10 unusual (but easy) sleep tips to help you drop off

Have you tried all the regular sleep remedies, but without success? These unusual (but easy) sleep tips can be surprisingly good ways to get a good night’s rest.

Recent research has revealed 20.6 million people in the UK suffer from insomnia and sleep deprivation. If that includes you, the chances are you’ve tried all the usual ways to get to sleep.  

However, if chamomile tea and lavender drops aren’t quite doing the trick, don’t despair. One of our more surprising sleep tips may lull you into a slumber instead. 

Most of the tactics don’t require any special remedies or products and they’re simple to do. One expert told us about the benefits of eating cheese before bed (we’ve busted the nightmare myth) and another explained how humming like a bee to get a serotonin boost could help insomnia sufferers.  

A woman sleeping soundly in bedCredit: Shutterstock/Fizkes

1. Listen to bacon frying (or other soothing sounds)

We’re not suggesting you start cooking last thing at night – obviously – but listening to a recording of a couple of rashers sizzling in the pan may well lull you off to sleep. A YouTube video of bacon frying went viral for just that reason.  

The theory? This kind of comforting, repetitive sound triggers Autonomous Sensory Meridian Response (ASMR) – a combination of positive feelings, relaxation and tingling sensations, all of which encourage peaceful slumber. 

Dr Craig Richard, a university professor and researcher, has set up an online resource to study the subject further. “Several studies, including our own, have shown that people find ASMR content helpful for falling asleep,” he told Exceptional. “The gentle sounds may increase oxytocin release, which is known to increase relaxation.” 

Initial research shows ASMR could be helpful in inducing sleep, but more studies need to be done for it to be conclusive. 


2. Employ some reverse psychology

Can’t get to sleep? Try to stay awake instead. A study at the University of Glasgow found that sleep-onset insomniacs – people who have problems falling sleep and have sleep quality issues as a result – fell asleep much easier when they were instructed to try to do the opposite. 

This method is known as Paradoxical Intention (PI) and during the study it was found to help participants fall asleep quicker.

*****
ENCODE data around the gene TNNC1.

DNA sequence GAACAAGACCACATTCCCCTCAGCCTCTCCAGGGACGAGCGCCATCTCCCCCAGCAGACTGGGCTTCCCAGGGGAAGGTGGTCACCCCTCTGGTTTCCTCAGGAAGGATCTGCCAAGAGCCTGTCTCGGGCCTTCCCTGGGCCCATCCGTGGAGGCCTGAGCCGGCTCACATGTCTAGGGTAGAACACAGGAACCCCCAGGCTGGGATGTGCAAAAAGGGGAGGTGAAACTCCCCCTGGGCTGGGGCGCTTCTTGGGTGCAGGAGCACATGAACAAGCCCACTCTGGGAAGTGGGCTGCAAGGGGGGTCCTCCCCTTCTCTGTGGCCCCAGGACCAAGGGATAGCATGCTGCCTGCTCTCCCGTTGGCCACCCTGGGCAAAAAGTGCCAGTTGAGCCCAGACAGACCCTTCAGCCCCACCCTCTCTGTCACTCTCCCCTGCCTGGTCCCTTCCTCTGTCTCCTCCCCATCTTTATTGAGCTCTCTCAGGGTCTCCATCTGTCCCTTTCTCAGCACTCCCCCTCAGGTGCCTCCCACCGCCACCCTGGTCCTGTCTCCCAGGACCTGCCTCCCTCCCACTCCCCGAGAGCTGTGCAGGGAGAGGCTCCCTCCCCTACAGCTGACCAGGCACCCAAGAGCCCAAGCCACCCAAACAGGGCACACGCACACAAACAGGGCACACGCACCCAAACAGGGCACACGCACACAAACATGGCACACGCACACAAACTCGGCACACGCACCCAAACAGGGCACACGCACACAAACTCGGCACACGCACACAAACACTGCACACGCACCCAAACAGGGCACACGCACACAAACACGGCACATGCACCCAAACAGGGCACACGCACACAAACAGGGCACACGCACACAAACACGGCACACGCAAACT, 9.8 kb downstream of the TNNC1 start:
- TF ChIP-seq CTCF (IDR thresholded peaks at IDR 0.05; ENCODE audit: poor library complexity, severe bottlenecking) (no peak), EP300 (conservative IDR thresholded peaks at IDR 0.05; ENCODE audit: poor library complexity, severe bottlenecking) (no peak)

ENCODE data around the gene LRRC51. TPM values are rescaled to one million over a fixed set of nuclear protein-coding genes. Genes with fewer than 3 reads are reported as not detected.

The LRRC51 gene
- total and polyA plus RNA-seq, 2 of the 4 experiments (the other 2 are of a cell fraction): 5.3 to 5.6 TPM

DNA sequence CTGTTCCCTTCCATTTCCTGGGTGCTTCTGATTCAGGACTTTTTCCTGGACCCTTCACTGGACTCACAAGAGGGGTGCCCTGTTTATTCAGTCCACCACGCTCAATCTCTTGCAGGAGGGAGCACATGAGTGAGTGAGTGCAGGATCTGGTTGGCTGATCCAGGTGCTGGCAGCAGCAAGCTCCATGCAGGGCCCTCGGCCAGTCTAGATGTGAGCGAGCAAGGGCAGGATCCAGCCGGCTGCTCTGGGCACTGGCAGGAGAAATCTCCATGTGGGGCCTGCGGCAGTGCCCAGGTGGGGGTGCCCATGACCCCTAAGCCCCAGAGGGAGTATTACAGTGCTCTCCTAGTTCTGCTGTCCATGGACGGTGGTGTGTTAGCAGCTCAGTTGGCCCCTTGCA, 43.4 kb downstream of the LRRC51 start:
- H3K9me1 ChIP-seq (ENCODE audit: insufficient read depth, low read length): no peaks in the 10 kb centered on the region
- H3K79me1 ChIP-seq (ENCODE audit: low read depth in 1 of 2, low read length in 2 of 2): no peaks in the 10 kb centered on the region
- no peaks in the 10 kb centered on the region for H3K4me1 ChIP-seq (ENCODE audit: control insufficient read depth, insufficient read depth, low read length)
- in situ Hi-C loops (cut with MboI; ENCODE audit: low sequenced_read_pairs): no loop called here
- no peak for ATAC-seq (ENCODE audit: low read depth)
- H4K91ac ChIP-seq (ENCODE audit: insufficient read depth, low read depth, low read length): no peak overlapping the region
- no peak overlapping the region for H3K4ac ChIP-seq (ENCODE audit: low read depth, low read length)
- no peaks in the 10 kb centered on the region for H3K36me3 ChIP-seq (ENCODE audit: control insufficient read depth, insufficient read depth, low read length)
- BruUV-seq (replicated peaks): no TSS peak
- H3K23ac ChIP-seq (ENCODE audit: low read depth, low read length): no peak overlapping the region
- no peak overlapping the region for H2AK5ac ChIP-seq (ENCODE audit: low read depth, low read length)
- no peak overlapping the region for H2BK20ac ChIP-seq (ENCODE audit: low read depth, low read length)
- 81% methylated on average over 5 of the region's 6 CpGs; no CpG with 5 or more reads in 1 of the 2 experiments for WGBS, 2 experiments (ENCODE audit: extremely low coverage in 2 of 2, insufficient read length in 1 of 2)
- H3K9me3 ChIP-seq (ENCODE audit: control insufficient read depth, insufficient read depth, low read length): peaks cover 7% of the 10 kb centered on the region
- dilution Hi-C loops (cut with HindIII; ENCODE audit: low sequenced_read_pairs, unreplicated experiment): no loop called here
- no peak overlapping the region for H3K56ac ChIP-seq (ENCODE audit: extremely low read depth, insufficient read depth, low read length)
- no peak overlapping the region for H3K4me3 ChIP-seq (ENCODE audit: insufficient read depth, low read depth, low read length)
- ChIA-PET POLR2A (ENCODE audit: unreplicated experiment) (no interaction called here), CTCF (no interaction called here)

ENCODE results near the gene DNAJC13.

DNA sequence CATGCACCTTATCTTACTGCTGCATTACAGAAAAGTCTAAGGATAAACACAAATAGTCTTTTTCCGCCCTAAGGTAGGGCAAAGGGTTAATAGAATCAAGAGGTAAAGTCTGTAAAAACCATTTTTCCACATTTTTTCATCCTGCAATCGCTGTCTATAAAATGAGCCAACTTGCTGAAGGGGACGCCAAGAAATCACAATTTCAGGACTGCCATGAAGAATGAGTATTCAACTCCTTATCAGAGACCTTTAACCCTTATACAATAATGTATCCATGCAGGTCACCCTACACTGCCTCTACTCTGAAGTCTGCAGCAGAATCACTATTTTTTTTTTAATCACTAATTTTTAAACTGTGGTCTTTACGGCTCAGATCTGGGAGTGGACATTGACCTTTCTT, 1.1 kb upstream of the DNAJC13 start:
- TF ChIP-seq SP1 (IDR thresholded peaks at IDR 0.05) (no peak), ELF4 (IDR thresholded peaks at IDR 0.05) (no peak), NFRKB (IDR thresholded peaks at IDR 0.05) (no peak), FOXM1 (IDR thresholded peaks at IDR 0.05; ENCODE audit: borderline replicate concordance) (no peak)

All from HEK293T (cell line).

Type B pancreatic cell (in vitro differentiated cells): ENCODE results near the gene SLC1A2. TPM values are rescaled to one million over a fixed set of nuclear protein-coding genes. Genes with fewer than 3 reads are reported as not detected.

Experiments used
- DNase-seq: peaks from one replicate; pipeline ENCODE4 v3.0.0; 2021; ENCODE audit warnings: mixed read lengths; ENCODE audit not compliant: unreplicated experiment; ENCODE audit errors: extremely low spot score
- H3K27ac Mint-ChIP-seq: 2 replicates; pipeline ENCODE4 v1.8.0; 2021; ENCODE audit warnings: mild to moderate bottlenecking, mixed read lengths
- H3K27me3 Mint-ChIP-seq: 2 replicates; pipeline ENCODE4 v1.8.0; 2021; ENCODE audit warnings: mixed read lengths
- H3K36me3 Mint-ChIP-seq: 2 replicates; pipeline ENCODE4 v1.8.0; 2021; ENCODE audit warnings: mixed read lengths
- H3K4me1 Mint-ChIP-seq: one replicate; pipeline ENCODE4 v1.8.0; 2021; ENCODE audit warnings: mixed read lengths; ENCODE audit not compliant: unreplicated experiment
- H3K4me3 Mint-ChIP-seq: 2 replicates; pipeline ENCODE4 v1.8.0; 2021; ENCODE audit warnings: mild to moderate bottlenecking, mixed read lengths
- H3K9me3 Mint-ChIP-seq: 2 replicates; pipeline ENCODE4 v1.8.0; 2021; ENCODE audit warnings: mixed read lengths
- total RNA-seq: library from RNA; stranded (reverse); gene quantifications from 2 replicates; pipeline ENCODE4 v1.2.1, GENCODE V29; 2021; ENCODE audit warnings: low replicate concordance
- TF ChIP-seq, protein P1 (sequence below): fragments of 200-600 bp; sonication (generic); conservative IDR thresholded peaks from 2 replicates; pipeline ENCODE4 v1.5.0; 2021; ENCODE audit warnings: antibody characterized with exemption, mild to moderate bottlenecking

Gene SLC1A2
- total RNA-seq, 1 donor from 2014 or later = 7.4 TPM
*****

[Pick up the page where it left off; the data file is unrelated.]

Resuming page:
Get into bed as you usually would, turn off the lights and get comfortable – but don’t close your eyes. Instead, concentrate on your breathing and slowly the anxiety associated with your inability to drop off to sleep will start to diminish, making it easier to fall asleep.  

3. Get up – yes, really!

If you’re not asleep after 15 minutes of trying, get out of bed and do something relaxing, such as reading, in another room instead. 

“If you lie in bed unable to sleep for long periods, you start to associate your bed with wakefulness and maybe agitation,” explains Brendan Street, clinical lead for cognitive behavioural therapy at Nuffield Health. “The only way to break the cycle is by realigning the bed-sleep association.” 

Keep the lights dim and try going back to bed again when you feel tired. It’s a simple but effective sleep tip.   

4. Count sheep – maybe

There are stories that shepherds would count their sheep in the evening, to check they were all there before going to bed. This prompted counting sheep as a sleep tip to help people fall asleep, because the shepherds were often said to be tired afterwards.  

However, after studying the theory, scientists at University of Oxford said it tended not to work because it’s too mundane to keep our anxieties away.  

Sleep medicine physician Dr Joshua Roland explains more. “The idea behind it helping with sleep is to have our minds focus on repetitive and calming imagery instead of focusing on daily worries that keep us awake.   

“It’s a good idea to have a routine around sleep, so if counting sheep is helping someone, then it is potentially worth continuing.” 

But he advises there may be better techniques out there, such as deep breathing exercises (see next tip).  These activate the parasympathetic system (the calming opposite of the “fight or flight system”) in addition to being repetitive and potentially mind-clearing for restful sleep.